The impressive health benefits of shallots may include their ability to lower cholesterol levels, acts as a possible anticancer agent, provide anti-fungal, antibacterial, and antiviral protection, lower blood pressure, help manage diabetes, soothe nerves, boost circulation, speed up digestion, and aid in weight loss efforts. 
What are Shallots?
Shallots are normally considered a variety of onions and they share the same species, Allium cepa. However, they are in a subspecies variety called the Aggragatium group. They are also closely related to garlic and have a similar structure of a head composed of multiple cloves. They vary in color from golden brown to rose-red, and the inner flesh is pulpy white, with some green coloring. They are probably native to Southeast Asia and moved from there into India and traveled to the Mediterranean region through trade and general crop movement. Shallots have been cultivated for thousands of years, appearing in Greek literature and history. They are also not cultivated in Africa. 
They offer an interesting culinary flavor to foods and can be used either fresh or as a pickled vegetable product. They taste somewhat like onions but have a slightly milder taste. However, similar to garlic and onions, shallots cause irritation in the eye when sliced. They are prepared in numerous ways, including deep-fried as a condiment in certain Asian cultures. They are valued not only for their unique flavor and availability but also for their significant nutrient value, which is actually superior to common onions in a number of ways. Let’s take a closer look at some of the nutrients that compose this versatile and popular vegetable.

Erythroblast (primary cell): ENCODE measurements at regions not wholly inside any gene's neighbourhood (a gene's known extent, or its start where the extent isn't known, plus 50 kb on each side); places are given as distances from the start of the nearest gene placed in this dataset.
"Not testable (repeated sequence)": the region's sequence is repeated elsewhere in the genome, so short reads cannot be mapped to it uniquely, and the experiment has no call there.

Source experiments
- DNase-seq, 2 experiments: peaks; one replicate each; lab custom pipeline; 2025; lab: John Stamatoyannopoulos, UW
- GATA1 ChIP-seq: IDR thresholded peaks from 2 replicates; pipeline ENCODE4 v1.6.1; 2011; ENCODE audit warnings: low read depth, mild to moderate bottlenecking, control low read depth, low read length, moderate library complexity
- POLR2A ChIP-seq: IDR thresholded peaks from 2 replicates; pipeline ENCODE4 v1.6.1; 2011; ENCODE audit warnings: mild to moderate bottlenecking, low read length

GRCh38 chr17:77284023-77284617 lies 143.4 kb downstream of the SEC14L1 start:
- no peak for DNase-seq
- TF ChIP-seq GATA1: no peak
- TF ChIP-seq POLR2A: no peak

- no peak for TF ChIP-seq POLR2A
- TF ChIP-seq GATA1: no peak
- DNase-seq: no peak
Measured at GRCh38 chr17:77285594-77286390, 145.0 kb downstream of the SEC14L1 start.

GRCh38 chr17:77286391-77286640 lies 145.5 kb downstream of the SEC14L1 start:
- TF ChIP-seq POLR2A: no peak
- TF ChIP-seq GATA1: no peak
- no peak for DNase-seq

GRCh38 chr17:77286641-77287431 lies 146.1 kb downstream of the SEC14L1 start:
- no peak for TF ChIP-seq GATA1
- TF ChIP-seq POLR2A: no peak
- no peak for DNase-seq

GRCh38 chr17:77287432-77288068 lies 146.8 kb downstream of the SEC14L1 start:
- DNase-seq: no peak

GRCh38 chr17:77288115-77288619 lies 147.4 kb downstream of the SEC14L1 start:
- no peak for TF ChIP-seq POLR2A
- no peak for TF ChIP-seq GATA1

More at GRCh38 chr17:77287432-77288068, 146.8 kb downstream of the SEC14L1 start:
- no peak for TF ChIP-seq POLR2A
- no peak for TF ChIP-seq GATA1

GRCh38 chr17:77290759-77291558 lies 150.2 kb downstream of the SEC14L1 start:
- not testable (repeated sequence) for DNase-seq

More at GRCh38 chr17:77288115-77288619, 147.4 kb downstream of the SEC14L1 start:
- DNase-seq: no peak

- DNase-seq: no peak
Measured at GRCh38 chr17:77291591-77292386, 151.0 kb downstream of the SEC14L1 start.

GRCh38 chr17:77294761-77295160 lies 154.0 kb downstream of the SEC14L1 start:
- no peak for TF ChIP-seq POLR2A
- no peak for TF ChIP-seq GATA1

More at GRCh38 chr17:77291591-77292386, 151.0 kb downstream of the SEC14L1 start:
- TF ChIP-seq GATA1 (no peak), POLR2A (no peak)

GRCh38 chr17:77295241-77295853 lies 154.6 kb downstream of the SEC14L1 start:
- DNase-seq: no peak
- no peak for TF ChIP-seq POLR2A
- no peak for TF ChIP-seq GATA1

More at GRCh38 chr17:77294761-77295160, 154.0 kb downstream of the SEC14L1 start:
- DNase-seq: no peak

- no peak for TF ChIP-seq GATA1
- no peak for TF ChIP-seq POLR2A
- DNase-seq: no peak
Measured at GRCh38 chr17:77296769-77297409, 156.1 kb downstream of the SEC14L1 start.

Serving Size : Nutrient Value Water [g] 79.8 Energy 72 Energy [kJ] 301 Protein [g] 2.5 Total lipid (fat) [g] 0.1 Ash [g] 0.8 Carbohydrate, by difference [g] 16.8 Fiber, total dietary [g] 3.2 Sugars, total including NLEA [g] 7.87 Calcium, Ca [mg] 37 Iron, Fe [mg] 1.2 Magnesium, Mg [mg] 21 Phosphorus, P [mg] 60 Potassium, K [mg] 334 Sodium, Na [mg] 12 Zinc, Zn [mg] 0.4 Copper, Cu [mg] 0.09 Manganese, Mn [mg] 0.29 Selenium, Se [µg] 1.2 Vitamin C, total ascorbic acid [mg] 8 Thiamin [mg] 0.06 Riboflavin [mg] 0.02 Niacin [mg] 0.2 Pantothenic acid [mg] 0.29 Vitamin B-6 [mg] 0.35 Folate, total [µg] 34 Folate, food [µg] 34 Folate, DFE [µg] 34 Choline, total [mg] 11.3 Carotene, beta [µg] 3 Vitamin A, IU [IU] 4 Lutein + zeaxanthin [µg] 8 Vitamin E (alpha-tocopherol) [mg] 0.04 Vitamin K (phylloquinone) [µg] 0.8 Fatty acids, total saturated [g] 0.02 16:0 [g] 0.02 18:0 [g] 0 Fatty acids, total monounsaturated [g] 0.01 18:1 [g] 0.01 Fatty acids, total polyunsaturated [g] 0.04 18:2 [g] 0.04 18:3 [g] 0 Phytosterols [mg] 5 Tryptophan [g] 0.03 Threonine [g] 0.1 Isoleucine [g] 0.11 Leucine [g] 0.15 Lysine [g] 0.13 Methionine [g] 0.03 Phenylalanine [g] 0.08 Tyrosine [g] 0.07 Valine [g] 0.11 Arginine [g] 0.18 Histidine [g] 0.04 Alanine [g] 0.11 Aspartic acid [g] 0.23 Glutamic acid [g] 0.52 Glycine [g] 0.12 Proline [g] 0.17 Serine [g] 0.11 Sources include : USDA 
Shallots Nutrition Facts
Shallots are rich in flavonols and polyphenolic compounds, which are actually in higher quantities in them than in onions and garlic. Furthermore, they also contain dietary fiber, protein, vitamin C, potassium, folate, vitamin A, vitamin B6, and manganese.